Red Dead Redemption 2 - Recensione

Author: Gianluca "Ualone" Loggia
Date: 2020-03-02 20:59:57
Once upon a time there was the desire to tell stories. Once upon a time and there is still today. It has always been there and accompanies every single evolutionary passage of communication. Oral tradition, painting, writing. Theater, novels, comics, cinema. Once upon a time there was also the ability to tell stories. To do it in an exciting, engaging, exciting way. Once upon a time and there is still today. It is rarer than the desire, of course, they do not always coincide. But when there is, it makes a difference. The ability to tell can make a normal story unforgettable. Because in the end all the stories are normal, but all can become extraordinary if told well. What are your favorite books? What about your films? What do they tell? But above all: how do they do it? Think about it. It will probably be the answer to this last question that motivates your preference.


And once upon a time there was the video game. Which at first may not have seemed, but slowly he wanted to tell stories. He tried it in a thousand different ways, often with good results, but more often leaving the feeling that it was not his art. Not yet, at least. Because even the video game once upon a time and still exists today. And in recent years it seems that exciting games can be told even with video games. My favorites? They are those in which all the elements of the game participate in the narration. Those where the story takes place not only in the interlude scenes, but permeates the whole experience. And, conversely, those where all experience is conditioned by the story being told. Rockstar's first Red Dead Redemption, for example. The Last of Us by Naughty Dog. Respectively, one of my favorite western tales and one of my favorite post-apocalyptic stories. Not just in video games, but right across all the media.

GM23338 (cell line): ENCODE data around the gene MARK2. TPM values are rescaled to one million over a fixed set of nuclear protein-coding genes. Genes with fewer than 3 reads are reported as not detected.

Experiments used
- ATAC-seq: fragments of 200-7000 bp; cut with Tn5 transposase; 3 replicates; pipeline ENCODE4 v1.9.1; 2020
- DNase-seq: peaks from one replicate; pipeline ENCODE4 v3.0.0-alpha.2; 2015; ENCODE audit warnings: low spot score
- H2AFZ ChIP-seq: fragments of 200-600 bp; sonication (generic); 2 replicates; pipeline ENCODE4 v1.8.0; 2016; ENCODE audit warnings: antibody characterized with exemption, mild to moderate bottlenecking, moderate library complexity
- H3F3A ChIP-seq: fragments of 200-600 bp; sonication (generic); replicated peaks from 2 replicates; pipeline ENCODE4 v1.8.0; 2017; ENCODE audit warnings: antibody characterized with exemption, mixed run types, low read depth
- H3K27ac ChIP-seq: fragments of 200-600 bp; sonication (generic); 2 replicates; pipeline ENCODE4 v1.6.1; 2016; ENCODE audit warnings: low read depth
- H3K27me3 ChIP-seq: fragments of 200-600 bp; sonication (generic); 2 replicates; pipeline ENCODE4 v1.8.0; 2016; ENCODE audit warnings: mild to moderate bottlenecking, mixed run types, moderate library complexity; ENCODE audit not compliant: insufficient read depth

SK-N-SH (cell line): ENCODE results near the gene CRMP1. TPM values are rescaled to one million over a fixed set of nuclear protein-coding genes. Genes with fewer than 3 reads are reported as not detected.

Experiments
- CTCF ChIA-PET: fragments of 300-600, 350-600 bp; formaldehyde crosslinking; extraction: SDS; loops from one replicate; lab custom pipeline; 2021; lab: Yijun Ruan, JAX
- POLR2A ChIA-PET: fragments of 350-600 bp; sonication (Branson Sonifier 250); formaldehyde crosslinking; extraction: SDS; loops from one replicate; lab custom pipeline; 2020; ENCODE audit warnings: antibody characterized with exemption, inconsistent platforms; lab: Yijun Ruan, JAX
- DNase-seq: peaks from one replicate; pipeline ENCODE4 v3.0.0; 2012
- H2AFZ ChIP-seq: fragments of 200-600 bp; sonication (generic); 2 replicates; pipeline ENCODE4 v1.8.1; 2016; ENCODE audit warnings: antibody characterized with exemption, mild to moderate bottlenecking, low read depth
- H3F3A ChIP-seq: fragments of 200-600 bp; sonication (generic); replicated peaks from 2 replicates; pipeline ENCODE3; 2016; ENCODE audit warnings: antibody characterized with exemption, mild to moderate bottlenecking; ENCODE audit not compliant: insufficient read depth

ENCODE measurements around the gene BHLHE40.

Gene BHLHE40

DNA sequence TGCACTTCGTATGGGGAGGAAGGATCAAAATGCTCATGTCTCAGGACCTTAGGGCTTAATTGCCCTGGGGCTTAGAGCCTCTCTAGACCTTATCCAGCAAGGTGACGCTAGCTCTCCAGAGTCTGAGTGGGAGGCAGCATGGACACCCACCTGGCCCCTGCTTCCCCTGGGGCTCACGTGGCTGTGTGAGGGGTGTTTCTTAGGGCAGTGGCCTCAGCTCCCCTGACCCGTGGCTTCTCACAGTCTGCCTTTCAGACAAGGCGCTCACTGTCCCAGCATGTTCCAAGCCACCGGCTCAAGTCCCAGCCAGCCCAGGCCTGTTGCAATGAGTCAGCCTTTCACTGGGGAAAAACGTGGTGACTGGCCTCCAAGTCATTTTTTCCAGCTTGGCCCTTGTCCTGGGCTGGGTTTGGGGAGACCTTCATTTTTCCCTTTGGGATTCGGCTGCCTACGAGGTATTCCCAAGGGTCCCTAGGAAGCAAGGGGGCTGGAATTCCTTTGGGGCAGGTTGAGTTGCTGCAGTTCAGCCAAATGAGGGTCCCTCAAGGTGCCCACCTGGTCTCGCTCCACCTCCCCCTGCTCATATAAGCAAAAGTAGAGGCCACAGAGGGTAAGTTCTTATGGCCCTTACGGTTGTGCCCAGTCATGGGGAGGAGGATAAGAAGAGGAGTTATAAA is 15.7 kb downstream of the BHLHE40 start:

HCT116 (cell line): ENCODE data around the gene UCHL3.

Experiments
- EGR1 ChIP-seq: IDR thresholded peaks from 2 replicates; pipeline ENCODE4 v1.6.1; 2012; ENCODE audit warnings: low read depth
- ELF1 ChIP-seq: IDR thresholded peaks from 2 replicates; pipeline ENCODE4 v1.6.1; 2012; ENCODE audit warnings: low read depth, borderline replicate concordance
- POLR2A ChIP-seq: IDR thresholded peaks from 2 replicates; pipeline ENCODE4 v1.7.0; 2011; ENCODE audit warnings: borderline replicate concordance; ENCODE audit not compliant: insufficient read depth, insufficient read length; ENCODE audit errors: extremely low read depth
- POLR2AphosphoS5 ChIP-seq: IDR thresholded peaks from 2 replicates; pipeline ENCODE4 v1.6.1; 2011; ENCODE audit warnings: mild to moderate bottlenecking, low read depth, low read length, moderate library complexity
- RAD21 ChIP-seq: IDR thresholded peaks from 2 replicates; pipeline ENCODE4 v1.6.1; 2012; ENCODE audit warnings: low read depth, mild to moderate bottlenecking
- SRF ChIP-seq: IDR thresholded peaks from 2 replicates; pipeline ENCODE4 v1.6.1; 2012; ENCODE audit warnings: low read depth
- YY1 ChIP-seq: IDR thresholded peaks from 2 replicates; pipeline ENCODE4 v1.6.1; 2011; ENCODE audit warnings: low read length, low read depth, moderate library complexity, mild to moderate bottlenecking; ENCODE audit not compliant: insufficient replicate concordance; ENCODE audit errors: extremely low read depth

What I understand these days is that the video game will become an ever better way to tell stories. Red Dead Redemption 2, in fact, is a fairly clear step forward on this road. And the thing is fantastic, because to take this step is a game that, at the same time, tries to say something very big also in other areas. Like that of the open world, for example. Ah, and by the way he also succeeds, yes. That is, I mean ... A memorable story because it is very well written, masterfully rhythmic and capable of involving as it rarely happens in video games, well, you expect it more from a linear game. Because, trivially, it is easier to build it like this. You know that the player will have to follow a specific path and that basically he will not have great distractions. Also because your game doesn't allow it, it doesn't aim for that. The aforementioned The Last of Us, for example. A cool space, one of the highest points ever reached by video game fiction. In a totally linear adventure, but that's okay. It always went well for us. We always knew it. On the one hand there is the linear game done very well, with a spatial graphics and a story told very well. On the other there is the open world which, yes, maybe it also has good graphics, maybe it also has a good story, but it cannot compete on these aspects with linear games, because in the end it offers you more, and it is right so. You cannot have a convincing open world, with a spectacular setting, an amazing freedom and, at the same time, a hallucinating graphic design and a story told in a wonderful way. Quite right?


No, wrong. On October 26, 2018, with Red Dead Redemption 2, Rockstar proves that you can have both. At the same time. Not only. We are not even talking about any open world and any history. We are talking about one of the best and most convincing open world that acts as a backdrop, attention, to what I think is the best story told in a video game. Of all times. And the two things help each other, of course. The story told by Red Dead Redemption 2 is extraordinarily engaging also because it takes place in a credible and fascinating world, vast and stimulating, wonderful and surprising. And the world, in turn, is spectacular also because it is what happens to you that makes it so. It is the stories that unfold within it that make it fascinating. The horses that line its streets, the characters that populate its villages and cities.